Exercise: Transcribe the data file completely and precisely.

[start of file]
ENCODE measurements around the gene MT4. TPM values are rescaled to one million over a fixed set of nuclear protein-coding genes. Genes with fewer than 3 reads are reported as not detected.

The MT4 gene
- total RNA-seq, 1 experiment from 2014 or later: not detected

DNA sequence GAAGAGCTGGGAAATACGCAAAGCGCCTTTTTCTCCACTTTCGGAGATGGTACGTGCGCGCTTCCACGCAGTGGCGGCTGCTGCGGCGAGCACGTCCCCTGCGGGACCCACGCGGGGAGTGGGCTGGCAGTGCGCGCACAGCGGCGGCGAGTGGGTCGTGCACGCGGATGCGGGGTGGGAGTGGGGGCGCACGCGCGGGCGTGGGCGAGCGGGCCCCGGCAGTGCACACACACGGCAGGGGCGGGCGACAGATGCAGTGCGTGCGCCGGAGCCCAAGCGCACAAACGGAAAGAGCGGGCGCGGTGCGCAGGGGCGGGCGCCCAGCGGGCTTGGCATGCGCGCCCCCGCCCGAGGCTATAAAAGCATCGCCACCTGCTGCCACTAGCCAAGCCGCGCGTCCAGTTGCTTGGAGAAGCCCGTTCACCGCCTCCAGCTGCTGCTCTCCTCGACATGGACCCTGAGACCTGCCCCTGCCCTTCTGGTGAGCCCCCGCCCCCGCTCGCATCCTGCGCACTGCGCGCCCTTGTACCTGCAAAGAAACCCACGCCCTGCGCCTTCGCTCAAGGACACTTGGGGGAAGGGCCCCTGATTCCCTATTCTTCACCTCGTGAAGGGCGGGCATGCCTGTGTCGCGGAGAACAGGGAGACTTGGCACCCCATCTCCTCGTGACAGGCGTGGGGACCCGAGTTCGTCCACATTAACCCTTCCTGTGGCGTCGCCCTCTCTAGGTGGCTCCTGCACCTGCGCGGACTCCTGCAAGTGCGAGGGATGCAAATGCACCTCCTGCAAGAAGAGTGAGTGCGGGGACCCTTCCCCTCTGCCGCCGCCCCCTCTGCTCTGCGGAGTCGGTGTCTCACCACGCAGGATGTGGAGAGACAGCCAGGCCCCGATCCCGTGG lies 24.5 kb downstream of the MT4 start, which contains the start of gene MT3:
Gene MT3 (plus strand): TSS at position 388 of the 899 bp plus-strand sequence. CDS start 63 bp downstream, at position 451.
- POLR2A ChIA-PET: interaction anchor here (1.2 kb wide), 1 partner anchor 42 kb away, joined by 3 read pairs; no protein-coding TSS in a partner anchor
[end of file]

ENCODE measurements around the gene MT4. TPM values are rescaled to one million over a fixed set of nuclear protein-coding genes. Genes with fewer than 3 reads are reported as not detected.

The MT4 gene
- total RNA-seq, 1 experiment from 2014 or later: not detected

DNA sequence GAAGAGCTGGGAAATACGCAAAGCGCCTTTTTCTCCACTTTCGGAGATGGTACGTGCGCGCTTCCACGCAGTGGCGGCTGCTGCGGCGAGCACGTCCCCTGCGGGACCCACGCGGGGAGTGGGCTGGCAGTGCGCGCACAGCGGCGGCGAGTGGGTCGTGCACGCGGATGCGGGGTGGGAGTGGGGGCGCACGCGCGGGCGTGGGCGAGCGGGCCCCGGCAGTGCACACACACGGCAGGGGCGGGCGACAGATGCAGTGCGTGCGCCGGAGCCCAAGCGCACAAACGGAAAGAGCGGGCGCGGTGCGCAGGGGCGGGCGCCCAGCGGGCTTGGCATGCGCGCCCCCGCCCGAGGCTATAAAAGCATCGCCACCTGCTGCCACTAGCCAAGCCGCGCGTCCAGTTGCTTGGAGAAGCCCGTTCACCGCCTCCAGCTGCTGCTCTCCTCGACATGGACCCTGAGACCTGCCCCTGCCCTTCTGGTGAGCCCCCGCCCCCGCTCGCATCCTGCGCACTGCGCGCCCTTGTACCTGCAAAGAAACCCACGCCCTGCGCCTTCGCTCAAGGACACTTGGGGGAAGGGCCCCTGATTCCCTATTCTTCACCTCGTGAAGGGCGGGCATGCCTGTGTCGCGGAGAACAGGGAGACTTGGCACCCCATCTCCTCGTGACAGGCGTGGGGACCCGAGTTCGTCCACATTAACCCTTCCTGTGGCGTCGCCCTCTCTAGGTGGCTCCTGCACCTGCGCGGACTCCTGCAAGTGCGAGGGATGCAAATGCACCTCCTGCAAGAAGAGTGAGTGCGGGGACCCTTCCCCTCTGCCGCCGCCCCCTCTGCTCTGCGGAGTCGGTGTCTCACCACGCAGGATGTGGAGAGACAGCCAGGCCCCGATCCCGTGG lies 24.5 kb downstream of the MT4 start, which contains the start of gene MT3:
Gene MT3 (plus strand): TSS at position 388 of the 899 bp plus-strand sequence. CDS start 63 bp downstream, at position 451.
- POLR2A ChIA-PET: interaction anchor here (1.2 kb wide), 1 partner anchor 42 kb away, joined by 3 read pairs; no protein-coding TSS in a partner anchor